Under the pick-a-party system, the blanket primary or Ranked Choice Voting (RCV), filling a vacancy in a partisan position is a straightforward process where the party of the incumbent nominates three people to fill the position. Under the Top 2 system, since the parties do not have control over who appears on the ballot "preferring" their party, does an elected official necessarily belong to the party they "prefer?"

Democratic State Party Chair Dwight Pelz has been suing the state over the Top 2 system for years now. One of his complaints against the system is the inability of the party to control the use of its name. The right of the party to affliate with some candidates and not with others has been rejected by the Supreme Court.

In the Top 2 system, we have situations such as the 36th State Legislative District, where the candidate favored by the Democratic Party (John Burbank) lost to the candidate (Reuven Caryle) who "prefers" the Democratic Party. What would happen if Caryle died? Who would be able to nominate his successor? The situation with vacancies may well give the parties an opportunity to overturn the Top 2 in the courts.

Pelz and Mark Hintz, the other candidate for State Chair of the Democratic Party, will be in Pierce County on January 8 to promote their candidacies. Pelz's record includes a longtime and ongoing effort to overturn the Top 2 system since it weakens the power of the parties.

Pierce County Chair Nathe Lawver has attacked RCV because it gives the parties the power to decide which candidates may use their name. He has stated this gives the parties too much power even though he has the authority to allow anyone who wants to run as a Democrat the ability to do so.

The contrast between Lawver and Pelz on this issue is interesting. Of course, it could all be explained by the possibility that both of them prefer the pick-a-party primary to either the Top 2 or RCV.

Certainly, people who oppose both the Top 2 and RCV are implicitly favoring the pick-a-party primary. Let's hope someone asks Pelz and Lawver if they oppose both the Top 2 and RCV, so that we can see their true stripes.

Thursday, January 01, 2009

Let's learn from Ranked Choice Voting in Pierce County

By Sen. Eric Oemig (D-Kirkland)

Elections in Washington state tend to serve up a good dose of rancor, confusion and frustration. And not just from the candidates. The way we vote usually stirs commotion all by itself.

Remember February's nearly worthless presidential primary? If you voted for a Democrat your vote counted for zilch because the party ignored the primary in its nominating process. And Republicans used the primary to allocate only half of their delegates to their convention.

Our state's primary system has long been a source of controversy. Here's a fun fact. Only a quarter of the legislative races on this year's "top two" primary ballot even fielded more than two names to begin with. It makes you wonder why we spend millions staging a primary in the first place.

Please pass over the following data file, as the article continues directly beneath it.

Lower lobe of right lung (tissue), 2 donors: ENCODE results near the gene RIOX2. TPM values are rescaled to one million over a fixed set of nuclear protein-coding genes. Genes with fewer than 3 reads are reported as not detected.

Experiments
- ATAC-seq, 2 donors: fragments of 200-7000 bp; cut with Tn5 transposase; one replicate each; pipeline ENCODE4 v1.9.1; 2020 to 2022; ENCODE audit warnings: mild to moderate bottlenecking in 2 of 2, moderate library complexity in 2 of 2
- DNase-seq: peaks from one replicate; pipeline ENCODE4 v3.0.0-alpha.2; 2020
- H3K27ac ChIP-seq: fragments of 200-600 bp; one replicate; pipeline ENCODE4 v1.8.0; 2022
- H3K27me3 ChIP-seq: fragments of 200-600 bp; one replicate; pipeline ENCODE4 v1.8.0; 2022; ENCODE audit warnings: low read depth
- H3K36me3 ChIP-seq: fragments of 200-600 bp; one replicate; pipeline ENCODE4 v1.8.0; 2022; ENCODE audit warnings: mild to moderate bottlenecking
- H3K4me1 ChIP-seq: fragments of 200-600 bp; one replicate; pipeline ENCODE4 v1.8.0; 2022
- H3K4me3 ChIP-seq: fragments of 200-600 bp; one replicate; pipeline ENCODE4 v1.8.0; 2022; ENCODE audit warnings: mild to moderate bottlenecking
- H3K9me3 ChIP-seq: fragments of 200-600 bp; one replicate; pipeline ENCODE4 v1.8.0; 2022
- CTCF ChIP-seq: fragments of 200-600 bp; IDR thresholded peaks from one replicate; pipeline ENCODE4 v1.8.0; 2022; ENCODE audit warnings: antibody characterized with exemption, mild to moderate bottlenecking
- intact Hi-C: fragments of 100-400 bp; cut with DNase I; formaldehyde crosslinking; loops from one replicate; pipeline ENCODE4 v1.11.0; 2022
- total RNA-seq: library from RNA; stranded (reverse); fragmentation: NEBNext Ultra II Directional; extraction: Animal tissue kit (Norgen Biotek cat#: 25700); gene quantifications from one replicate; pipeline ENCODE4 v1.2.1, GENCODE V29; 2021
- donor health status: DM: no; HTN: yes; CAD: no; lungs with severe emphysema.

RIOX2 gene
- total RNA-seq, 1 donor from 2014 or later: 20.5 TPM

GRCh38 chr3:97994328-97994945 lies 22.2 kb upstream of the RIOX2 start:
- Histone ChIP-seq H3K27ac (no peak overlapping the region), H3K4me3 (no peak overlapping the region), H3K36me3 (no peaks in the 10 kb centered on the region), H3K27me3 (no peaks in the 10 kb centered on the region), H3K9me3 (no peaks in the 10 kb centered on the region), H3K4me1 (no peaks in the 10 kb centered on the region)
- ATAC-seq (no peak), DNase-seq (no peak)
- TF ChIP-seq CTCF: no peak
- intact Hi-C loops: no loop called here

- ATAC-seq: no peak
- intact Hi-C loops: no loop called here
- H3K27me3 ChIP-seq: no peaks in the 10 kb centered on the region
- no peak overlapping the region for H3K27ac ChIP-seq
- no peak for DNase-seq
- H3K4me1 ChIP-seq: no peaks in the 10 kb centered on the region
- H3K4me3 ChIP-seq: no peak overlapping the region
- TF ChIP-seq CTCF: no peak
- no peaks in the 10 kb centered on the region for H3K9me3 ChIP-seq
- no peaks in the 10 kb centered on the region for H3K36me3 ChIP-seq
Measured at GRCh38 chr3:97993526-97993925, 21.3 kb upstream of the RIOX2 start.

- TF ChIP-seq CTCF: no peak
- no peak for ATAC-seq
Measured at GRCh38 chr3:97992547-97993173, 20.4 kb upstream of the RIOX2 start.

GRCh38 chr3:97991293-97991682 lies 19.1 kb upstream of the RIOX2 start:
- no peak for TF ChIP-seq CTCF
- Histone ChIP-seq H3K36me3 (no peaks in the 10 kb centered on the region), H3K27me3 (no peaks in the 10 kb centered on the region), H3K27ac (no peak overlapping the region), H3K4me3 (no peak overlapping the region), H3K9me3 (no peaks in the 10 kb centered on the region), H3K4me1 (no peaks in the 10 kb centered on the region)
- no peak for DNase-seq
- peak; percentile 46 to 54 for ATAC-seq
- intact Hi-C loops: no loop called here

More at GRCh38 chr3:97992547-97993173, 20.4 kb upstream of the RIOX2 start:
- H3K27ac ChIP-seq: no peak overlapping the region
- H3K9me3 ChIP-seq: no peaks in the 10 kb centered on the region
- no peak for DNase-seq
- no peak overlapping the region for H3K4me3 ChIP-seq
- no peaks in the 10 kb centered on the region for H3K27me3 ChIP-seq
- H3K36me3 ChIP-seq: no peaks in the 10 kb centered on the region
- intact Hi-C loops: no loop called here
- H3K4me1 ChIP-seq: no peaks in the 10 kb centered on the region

And that's why it's worth taking a closer look at Pierce County's first crack at using Ranked Choice Voting (RCV) in its general election county races. In these few races there was no primary. Each candidate's name appeared on an RCV ballot at the general election and voters ranked them by preference to produce a winner.

No doubt, there are legitimate questions to be asked about why it cost so much to implement. And, more importantly, changes must be made to simplify the RCV ballot. For instance, if there is only one candidate, you should not be required to rank him three times. (That foolish source of confusion was an artifact of using an out-of-state vendor who was unwilling to print a better ballot. For instance, if fewer than three candidates are on the ballot, a standard ballot card should be used.)

But let's remember that change — even good change — can be uncomfortable at first. Moreover, these growing pains are no cause for scrapping Ranked Choice Voting after just one election.

Let's remember why it was tried in Pierce County to begin with — because voters asked for.

And though some voters have expressed frustration, the RCV election was well executed. RCV is not slower to tabulate than standard voting. In close elections, with mail-in ballots, the lead will switch back and forth, and sometimes the winner will take days or weeks to determine. Pierce County Auditor Pat McCarthy recently testified before the Senate Government Operations and Elections Committee and called the election "an amazing success."

Why? Because overwhelmingly, voters understood their RCV ballot and the processes to run the election worked as designed. What's more, voters had more meaningful choices, candidates waged more positive campaigns and the cost to taxpayers was the same as the top two primary. Those are benefits worth keeping.

RCV version one was a success worth building upon. A study of the Pierce County experience is being conducted by the University of Washington and Western Washington University and we'll know the results soon.

We need to keep and improve on Ranked Choice Voting if we are to hone in on the best system for voters and democracy.